The Business Year

Nawal Chraibi

MOROCCO - Health & Education

Nawal Chraibi

Bio

Focused on promoting R&D, MAScIR has grown over the years to develop and support state-of-the-art technologies that advances the Moroccan economy while supporting local talent as well.

What is the history of MAScIR?

MAScIR is a non-profit foundation launched in 2007 by the public authorities before joining University Mohamed VI Polytech ecosystem in 2020. Its main purpose is to promote industry as well as market-oriented R&D. Originally, the project was focused on three technology clusters: microelectronics, biotechnology, and nanomaterials. Today, we have 11 centers where skills and expertise abound. These centers focus on state-of-the-art technologies that advances the Moroccan economy. MAScIR is present in the health, agriculture, agri-food, renewable energies, and mining sectors. We work essentially with OCP Group, which is not only a strategic partner but is also our biggest client. We are also making our way into smart transport and smart cities.

How did the pandemic affect MAScIR’s work?

MAScIR has been around for nearly 14 years, and the health crisis has had an accelerating effect on us and our R&D. In particular, to reinforce health and safety, MAScIR developed a PCR test for COVID-19 in just three weeks, which has been validated by public authorities in Morocco and the Pasteur Institute in Paris. After 14 years and a significant financial investment, our foundation now serves the Ministry of Health and its entire network, and private laboratories. Previously, all kits for prevalent diseases in Morocco were imported. Now, we have validated diagnostic kits for leukemia, hepatitis C, HER2-positive breast cancer, and tuberculosis. We have also developed a near-infrared integrated handheld spectrometer. We are currently optimizing this device to enhance its specificity and sensitivity and ultimately use it as a diagnostic tool.

How would you characterize the importance of the Made in Morocco approach?

Today, more than ever, we have understood that we must develop locally made products. The pandemic strengthened our resolve and helped mobilize our scientists and engineers around the common goal of developing reliable solutions for a rapid economic recovery. Our aim is to continue to foster this local know-how to create jobs and to do so rapidly, competitively, and cost-effectively. Morocco aims to increase the industrial added value of medium- and high-level technology from 28% to 50% by 2035. One of our objectives here is to create job opportunities to attract the Moroccan diaspora and reverse the brain drain. We seek to attract the best talents by offering optimal working conditions, especially in the field of R&D. MAScIR employs 200 talented researchers, engineers, and technicians. Our second asset in line is our technological platform; MAScIR is equipped with state-of-the-art laboratories that respond to the needs of three main clusters: microelectronics, biotechnology, and nanomaterials. We aim to strengthen MAScIR as a center for R&D excellence, not only nationally but internationally. Our scientific production is also becoming an area of interest. MAScIR has so far filed no less than 190 patents and 750 publications in renowned scientific journals. Over the years, our collaborations with industry have also been strengthened. Today, we have about 100 customer contracts with partners that have placed their trust in us and continue to do so.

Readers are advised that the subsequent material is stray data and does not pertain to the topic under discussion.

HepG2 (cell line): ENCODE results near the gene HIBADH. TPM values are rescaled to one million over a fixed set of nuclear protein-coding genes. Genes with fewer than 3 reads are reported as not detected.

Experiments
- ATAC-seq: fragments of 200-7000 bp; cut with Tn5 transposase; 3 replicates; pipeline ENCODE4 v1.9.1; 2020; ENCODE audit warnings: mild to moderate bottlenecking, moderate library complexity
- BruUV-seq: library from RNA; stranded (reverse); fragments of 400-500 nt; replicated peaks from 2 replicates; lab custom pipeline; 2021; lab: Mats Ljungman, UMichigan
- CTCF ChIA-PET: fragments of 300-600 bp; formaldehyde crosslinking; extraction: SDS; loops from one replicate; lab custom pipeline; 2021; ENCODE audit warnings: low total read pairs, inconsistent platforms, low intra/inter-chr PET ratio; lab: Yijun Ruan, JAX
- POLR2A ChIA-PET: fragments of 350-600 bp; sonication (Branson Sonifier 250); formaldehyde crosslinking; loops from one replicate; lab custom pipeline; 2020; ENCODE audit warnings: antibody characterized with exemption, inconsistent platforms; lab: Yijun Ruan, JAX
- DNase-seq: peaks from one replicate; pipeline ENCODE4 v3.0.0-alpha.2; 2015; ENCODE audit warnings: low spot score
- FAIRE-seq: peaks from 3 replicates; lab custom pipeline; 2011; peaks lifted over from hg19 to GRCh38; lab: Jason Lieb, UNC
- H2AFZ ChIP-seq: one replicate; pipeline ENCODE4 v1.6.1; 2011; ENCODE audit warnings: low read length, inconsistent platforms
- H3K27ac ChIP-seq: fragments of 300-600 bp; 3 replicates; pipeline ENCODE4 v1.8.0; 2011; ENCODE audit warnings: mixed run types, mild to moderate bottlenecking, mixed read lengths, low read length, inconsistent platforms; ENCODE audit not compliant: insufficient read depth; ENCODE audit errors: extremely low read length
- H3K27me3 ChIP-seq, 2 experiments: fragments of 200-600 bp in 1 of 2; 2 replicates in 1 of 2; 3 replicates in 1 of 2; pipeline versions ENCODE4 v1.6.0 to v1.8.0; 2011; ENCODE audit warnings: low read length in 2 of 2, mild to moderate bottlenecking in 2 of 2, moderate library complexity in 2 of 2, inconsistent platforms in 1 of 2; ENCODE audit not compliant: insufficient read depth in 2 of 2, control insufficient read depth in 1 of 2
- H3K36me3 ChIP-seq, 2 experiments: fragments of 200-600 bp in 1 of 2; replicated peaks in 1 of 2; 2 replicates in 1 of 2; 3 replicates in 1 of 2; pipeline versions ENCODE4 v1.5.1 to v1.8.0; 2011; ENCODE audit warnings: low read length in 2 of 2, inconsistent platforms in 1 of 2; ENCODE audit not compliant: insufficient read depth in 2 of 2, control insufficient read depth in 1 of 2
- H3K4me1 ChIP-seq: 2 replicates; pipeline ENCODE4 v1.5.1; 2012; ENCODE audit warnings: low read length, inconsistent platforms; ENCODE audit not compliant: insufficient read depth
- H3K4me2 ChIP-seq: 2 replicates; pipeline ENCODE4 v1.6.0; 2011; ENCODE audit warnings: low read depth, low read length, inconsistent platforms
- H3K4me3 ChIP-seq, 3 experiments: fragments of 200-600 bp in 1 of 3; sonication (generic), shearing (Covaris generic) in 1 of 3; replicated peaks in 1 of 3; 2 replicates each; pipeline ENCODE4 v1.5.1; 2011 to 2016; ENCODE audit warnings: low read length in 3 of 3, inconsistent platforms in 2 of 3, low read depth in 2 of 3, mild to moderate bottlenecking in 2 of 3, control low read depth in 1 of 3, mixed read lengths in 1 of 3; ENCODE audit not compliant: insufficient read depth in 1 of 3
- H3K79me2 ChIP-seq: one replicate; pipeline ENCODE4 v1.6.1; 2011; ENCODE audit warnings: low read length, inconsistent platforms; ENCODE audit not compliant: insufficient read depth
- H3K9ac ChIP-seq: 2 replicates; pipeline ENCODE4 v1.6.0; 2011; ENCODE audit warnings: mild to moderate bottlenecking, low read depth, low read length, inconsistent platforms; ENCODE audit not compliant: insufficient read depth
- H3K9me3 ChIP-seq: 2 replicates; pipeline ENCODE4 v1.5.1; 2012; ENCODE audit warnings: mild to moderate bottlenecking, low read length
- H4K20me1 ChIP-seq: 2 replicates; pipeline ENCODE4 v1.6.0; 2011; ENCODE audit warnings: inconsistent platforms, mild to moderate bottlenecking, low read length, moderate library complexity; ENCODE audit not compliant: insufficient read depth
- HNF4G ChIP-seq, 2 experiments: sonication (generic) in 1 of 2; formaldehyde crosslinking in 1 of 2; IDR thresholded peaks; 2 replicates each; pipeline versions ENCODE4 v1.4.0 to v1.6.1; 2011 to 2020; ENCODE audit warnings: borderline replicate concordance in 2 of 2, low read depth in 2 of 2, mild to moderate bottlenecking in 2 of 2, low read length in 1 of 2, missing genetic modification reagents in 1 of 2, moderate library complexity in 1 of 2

How do you form the bridge between industry and academic institutions?

In academia, Morocco has excellent researchers and engineers. The challenge, however, is that they all-too-often work in academic and fundamental R&D subjects with limited or no immediate impact on the Moroccan industry. MAScIR’s main mission is to be the bridge between these two often disconnected worlds. The first element that enables us to build this bridge is our in-depth understanding of the economic, industrial, and academic ecosystem in Morocco. The second fundamental element is our technological platform, which is open to both the academic and industrial worlds. Finally, while MAScIR may not be a doctoral school, every year we welcome young graduate students from several Moroccan universities. This young talent is supervised by our engineers and scientist to work on industry-driven projects while at the same time they develop their technical, scientific, and creative skills.

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